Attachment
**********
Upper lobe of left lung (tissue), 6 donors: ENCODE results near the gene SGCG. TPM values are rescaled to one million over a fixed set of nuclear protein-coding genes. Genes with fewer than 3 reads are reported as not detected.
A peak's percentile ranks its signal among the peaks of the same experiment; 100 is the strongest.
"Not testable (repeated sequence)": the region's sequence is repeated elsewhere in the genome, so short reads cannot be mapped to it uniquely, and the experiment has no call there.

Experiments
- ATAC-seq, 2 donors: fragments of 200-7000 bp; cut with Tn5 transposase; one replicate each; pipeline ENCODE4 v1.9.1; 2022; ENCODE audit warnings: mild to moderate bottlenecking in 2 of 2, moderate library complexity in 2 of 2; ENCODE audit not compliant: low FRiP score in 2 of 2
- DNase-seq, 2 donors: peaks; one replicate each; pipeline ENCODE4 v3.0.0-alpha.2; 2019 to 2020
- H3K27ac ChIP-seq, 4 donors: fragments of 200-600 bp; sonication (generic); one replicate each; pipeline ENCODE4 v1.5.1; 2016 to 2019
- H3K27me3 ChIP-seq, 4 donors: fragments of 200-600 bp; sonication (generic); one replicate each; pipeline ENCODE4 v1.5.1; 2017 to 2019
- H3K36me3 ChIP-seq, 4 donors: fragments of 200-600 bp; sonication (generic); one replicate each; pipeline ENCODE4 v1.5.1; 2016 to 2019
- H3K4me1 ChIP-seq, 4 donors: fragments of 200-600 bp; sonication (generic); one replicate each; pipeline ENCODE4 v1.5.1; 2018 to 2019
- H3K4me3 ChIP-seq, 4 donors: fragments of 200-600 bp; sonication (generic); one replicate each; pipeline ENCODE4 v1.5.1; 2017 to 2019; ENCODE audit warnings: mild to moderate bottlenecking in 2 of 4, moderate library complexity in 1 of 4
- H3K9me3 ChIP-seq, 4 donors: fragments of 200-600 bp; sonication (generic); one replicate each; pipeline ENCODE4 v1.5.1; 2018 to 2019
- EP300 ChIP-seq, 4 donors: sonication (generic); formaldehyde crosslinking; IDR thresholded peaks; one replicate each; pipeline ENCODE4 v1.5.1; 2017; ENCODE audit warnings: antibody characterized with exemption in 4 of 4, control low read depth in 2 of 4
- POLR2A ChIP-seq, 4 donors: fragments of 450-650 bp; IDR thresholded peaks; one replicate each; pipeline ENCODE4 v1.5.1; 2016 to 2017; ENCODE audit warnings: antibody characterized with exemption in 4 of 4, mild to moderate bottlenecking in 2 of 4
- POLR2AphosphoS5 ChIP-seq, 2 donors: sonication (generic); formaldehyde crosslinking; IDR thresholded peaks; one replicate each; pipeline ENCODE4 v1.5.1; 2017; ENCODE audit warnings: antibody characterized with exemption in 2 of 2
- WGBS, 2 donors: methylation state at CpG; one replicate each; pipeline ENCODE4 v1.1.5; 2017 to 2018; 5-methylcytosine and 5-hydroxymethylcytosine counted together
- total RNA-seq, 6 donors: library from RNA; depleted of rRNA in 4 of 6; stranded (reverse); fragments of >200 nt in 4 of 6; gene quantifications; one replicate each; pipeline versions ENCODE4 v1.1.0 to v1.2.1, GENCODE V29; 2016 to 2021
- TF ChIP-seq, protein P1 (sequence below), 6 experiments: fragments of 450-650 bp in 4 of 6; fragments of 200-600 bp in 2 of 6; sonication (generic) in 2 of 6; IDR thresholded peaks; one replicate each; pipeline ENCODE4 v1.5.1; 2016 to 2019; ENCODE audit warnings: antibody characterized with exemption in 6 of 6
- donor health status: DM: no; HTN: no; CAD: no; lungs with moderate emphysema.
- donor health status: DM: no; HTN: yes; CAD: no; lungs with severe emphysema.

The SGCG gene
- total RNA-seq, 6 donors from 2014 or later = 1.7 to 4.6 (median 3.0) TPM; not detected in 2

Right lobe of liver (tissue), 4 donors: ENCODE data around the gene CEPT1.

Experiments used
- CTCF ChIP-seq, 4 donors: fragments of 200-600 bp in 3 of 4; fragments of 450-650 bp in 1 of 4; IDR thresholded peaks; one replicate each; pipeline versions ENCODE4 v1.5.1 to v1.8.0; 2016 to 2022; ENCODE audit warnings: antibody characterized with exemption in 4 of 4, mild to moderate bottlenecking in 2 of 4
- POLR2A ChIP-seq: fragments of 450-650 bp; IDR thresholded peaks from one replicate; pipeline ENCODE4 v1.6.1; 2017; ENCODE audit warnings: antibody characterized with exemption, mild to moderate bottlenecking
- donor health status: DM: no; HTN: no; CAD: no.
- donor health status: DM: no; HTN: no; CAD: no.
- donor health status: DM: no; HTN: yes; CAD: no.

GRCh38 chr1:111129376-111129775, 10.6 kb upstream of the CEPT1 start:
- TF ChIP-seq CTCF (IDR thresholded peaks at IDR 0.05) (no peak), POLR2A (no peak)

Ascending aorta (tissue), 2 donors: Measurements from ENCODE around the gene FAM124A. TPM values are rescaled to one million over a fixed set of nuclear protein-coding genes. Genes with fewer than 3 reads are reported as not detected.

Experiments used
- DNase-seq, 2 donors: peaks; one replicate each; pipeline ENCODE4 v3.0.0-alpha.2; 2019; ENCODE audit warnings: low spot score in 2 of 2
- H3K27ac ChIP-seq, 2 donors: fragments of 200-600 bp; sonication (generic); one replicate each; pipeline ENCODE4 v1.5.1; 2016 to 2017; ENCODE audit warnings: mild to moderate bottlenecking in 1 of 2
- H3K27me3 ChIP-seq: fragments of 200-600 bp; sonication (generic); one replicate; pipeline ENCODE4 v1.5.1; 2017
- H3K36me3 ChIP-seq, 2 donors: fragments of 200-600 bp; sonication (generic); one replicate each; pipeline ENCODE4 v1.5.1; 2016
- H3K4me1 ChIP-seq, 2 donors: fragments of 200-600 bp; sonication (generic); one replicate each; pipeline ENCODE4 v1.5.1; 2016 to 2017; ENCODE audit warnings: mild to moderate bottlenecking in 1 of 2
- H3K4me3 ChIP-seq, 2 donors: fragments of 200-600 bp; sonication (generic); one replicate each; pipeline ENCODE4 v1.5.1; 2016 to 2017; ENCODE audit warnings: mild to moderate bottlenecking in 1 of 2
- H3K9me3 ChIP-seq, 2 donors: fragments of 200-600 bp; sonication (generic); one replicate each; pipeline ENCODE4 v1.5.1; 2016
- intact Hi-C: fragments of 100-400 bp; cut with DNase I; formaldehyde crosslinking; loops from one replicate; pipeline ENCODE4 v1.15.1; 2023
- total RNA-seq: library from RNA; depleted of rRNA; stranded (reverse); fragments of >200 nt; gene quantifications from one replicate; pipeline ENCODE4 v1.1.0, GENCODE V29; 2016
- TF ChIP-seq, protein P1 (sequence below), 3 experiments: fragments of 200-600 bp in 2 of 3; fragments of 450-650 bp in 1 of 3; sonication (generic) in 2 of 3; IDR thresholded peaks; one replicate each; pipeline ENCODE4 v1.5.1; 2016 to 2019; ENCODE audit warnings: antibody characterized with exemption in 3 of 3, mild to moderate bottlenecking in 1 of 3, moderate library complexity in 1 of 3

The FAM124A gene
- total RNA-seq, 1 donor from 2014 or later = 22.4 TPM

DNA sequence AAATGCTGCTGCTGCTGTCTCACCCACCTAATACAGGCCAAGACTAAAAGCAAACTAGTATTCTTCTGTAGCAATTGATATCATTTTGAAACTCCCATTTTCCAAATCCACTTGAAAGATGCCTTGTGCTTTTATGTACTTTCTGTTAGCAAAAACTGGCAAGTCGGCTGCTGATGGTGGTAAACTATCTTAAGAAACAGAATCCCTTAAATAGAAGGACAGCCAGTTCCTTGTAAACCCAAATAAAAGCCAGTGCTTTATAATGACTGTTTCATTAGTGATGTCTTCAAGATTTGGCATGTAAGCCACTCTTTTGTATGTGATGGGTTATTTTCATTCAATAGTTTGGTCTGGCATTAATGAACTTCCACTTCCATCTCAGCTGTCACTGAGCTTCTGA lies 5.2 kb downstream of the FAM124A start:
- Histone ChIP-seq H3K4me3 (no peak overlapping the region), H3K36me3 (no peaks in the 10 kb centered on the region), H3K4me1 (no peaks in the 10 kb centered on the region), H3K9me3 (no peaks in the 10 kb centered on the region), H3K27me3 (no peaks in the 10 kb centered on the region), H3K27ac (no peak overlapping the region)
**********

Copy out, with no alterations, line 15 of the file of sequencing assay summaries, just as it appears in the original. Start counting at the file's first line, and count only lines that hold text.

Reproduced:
- POLR2AphosphoS5 ChIP-seq, 2 donors: sonication (generic); formaldehyde crosslinking; IDR thresholded peaks; one replicate each; pipeline ENCODE4 v1.5.1; 2017; ENCODE audit warnings: antibody characterized with exemption in 2 of 2